Bioethics Blogs

The Latest Challenge to Health Privacy: Health Care Consolidation

The American health care industry is undergoing a transformation in several respects, including the substantial integration and consolidation of health care providers. Three of the leading ways in which this is taking place are through mergers of hospitals and health systems, development of accountable care organizations (networks of providers that share responsibility for coordinating patient care), and hospitals purchasing physician practices. There has been considerable discussion about the effects of consolidation on health care cost and quality, but there has been virtually no discussion about the significant effects of consolidation on health privacy.  

A brief example involving a hospital purchasing a physician practice will illustrate how health care consolidation threatens health privacy. Assume that you received mental health treatment from a psychiatrist in private practice, and your mental health records were stored at your psychiatrist’s office and not disclosed without your authorization. Further assume that a local hospital subsequently purchased your psychiatrist’s practice. When you later visit the hospital’s emergency department for treatment of a sprained ankle sustained in the company softball game, the physicians and nurses access your integrated electronic health record (EHR), including records from all of the hospital-owned practices. As a result, your mental health records, which you assumed were confidential, are now accessible by the physicians and nurses treating your ankle.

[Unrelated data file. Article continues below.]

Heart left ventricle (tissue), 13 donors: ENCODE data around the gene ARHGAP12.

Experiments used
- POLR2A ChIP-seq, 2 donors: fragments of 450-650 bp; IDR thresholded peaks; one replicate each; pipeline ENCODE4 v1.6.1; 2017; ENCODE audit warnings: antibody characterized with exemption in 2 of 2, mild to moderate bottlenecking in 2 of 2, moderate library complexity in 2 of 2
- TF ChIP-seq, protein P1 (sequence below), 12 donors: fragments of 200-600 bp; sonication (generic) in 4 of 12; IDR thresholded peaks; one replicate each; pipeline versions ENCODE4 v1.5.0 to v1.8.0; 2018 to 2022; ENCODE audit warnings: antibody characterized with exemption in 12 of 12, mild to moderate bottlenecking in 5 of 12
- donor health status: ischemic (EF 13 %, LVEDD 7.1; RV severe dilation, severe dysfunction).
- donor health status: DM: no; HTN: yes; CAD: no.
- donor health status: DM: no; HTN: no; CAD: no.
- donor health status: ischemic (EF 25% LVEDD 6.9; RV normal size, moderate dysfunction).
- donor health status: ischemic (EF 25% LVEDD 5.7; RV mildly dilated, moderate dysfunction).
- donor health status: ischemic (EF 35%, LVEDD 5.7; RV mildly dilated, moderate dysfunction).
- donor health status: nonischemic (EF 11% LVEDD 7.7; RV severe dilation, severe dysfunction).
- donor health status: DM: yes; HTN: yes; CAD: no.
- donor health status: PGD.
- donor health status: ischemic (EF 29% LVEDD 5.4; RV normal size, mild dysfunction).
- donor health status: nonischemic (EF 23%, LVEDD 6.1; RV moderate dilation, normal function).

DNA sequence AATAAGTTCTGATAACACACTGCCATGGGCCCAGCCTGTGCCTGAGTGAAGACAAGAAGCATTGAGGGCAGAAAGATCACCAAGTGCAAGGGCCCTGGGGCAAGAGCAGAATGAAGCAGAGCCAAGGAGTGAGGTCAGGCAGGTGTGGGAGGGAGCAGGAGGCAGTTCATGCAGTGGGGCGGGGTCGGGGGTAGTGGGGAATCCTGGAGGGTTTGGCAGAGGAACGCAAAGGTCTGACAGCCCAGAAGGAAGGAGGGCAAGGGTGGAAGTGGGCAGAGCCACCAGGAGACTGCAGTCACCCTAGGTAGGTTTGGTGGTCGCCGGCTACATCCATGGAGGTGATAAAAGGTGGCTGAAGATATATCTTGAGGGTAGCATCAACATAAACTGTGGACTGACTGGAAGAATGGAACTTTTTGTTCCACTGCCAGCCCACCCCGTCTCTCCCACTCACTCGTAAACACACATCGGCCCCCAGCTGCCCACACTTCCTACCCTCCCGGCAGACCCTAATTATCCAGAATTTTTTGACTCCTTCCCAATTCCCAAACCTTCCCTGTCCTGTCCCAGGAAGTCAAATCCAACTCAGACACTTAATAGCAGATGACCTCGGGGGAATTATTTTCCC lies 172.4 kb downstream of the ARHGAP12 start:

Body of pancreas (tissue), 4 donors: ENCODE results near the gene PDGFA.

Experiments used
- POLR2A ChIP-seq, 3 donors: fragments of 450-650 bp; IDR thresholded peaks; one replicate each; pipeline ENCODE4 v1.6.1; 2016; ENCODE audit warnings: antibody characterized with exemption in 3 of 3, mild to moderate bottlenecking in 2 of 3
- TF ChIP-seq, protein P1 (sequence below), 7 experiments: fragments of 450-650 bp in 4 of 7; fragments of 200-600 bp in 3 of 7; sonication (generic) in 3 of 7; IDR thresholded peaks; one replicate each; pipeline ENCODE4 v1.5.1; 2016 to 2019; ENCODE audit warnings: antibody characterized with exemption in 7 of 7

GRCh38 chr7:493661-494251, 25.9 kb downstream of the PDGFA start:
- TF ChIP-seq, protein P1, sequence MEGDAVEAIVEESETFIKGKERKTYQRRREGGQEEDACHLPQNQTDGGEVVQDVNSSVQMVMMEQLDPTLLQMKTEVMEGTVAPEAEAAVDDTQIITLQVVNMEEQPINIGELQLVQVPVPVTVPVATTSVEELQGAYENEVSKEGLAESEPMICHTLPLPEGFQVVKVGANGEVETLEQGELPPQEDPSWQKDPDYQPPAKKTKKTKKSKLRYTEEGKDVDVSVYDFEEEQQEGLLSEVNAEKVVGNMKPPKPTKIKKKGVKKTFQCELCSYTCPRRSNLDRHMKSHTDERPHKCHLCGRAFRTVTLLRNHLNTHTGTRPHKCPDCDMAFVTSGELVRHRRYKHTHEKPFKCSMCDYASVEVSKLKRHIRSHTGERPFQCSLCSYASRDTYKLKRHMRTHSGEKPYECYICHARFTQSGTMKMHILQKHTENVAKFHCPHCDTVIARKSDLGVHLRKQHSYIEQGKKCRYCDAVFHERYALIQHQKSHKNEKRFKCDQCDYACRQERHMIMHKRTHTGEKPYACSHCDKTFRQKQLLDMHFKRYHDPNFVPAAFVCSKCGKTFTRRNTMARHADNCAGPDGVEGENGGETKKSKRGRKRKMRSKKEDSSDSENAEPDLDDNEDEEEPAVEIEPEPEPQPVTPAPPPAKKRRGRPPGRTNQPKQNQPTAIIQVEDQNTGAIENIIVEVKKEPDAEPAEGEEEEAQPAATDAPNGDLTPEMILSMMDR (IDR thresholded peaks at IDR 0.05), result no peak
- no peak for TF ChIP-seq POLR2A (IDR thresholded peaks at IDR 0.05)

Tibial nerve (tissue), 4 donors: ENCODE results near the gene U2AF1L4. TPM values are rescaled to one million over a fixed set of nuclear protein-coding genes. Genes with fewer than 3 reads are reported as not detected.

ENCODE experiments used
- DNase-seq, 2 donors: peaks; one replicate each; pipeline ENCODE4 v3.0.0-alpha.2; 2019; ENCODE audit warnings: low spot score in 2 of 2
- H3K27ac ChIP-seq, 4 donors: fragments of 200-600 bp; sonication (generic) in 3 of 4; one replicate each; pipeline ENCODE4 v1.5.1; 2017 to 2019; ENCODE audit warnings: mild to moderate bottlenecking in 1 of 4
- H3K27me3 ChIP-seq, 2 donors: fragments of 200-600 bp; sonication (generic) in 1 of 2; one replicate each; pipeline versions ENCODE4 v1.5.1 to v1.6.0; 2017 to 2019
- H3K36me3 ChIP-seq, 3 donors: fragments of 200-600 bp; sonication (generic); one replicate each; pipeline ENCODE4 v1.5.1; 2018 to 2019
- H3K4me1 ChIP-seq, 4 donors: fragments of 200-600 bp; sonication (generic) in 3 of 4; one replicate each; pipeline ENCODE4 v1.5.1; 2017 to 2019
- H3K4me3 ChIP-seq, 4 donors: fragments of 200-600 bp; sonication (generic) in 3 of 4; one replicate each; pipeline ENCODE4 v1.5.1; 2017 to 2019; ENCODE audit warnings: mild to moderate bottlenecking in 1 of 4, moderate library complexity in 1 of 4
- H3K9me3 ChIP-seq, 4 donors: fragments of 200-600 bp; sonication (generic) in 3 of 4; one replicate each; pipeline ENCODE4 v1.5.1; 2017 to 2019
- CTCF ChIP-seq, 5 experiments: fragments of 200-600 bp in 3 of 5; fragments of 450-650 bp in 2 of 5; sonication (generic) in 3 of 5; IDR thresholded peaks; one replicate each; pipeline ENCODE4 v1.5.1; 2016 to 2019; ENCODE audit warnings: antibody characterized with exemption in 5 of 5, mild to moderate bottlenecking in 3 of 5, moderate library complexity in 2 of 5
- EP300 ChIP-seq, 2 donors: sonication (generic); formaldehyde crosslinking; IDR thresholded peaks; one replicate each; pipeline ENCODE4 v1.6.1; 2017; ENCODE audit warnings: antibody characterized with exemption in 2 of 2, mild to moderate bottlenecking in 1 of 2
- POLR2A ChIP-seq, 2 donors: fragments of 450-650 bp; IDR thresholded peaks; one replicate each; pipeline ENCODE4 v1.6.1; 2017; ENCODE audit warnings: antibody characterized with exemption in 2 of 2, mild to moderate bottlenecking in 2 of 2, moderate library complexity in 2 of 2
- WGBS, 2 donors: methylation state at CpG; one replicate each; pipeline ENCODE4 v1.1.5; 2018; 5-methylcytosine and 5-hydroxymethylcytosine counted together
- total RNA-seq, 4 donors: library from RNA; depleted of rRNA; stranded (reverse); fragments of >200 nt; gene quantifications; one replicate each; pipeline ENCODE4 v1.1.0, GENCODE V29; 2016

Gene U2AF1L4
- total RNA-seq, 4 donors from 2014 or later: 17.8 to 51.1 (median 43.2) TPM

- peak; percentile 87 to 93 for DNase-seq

Eventually, the interoperability of EHRs will permit health information exchanges (HIEs) or comparable entities to aggregate individual health information stored by various providers. It is not clear, however, whether individuals will have the ability to opt out of participating in an HIE or to segment certain sensitive information.

The views, opinions and positions expressed by these authors and blogs are theirs and do not necessarily represent that of the Bioethics Research Library and Kennedy Institute of Ethics or Georgetown University.